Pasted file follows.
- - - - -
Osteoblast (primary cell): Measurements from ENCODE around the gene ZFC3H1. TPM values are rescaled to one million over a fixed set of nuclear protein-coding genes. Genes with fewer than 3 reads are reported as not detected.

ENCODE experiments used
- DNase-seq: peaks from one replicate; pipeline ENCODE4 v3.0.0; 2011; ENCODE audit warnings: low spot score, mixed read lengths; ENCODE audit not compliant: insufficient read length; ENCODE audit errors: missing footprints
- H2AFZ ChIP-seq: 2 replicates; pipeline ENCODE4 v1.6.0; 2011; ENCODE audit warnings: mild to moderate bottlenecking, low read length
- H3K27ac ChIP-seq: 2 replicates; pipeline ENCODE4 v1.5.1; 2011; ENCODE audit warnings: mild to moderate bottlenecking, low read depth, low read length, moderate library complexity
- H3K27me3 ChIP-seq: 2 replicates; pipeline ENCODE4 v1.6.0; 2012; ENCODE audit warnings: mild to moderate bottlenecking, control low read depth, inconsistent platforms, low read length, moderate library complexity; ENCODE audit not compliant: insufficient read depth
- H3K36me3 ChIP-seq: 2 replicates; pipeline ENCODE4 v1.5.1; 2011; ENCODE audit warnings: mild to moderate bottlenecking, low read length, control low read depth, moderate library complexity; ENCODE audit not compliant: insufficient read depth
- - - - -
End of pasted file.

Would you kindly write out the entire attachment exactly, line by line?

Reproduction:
Osteoblast (primary cell): Measurements from ENCODE around the gene ZFC3H1. TPM values are rescaled to one million over a fixed set of nuclear protein-coding genes. Genes with fewer than 3 reads are reported as not detected.

ENCODE experiments used
- DNase-seq: peaks from one replicate; pipeline ENCODE4 v3.0.0; 2011; ENCODE audit warnings: low spot score, mixed read lengths; ENCODE audit not compliant: insufficient read length; ENCODE audit errors: missing footprints
- H2AFZ ChIP-seq: 2 replicates; pipeline ENCODE4 v1.6.0; 2011; ENCODE audit warnings: mild to moderate bottlenecking, low read length
- H3K27ac ChIP-seq: 2 replicates; pipeline ENCODE4 v1.5.1; 2011; ENCODE audit warnings: mild to moderate bottlenecking, low read depth, low read length, moderate library complexity
- H3K27me3 ChIP-seq: 2 replicates; pipeline ENCODE4 v1.6.0; 2012; ENCODE audit warnings: mild to moderate bottlenecking, control low read depth, inconsistent platforms, low read length, moderate library complexity; ENCODE audit not compliant: insufficient read depth
- H3K36me3 ChIP-seq: 2 replicates; pipeline ENCODE4 v1.5.1; 2011; ENCODE audit warnings: mild to moderate bottlenecking, low read length, control low read depth, moderate library complexity; ENCODE audit not compliant: insufficient read depth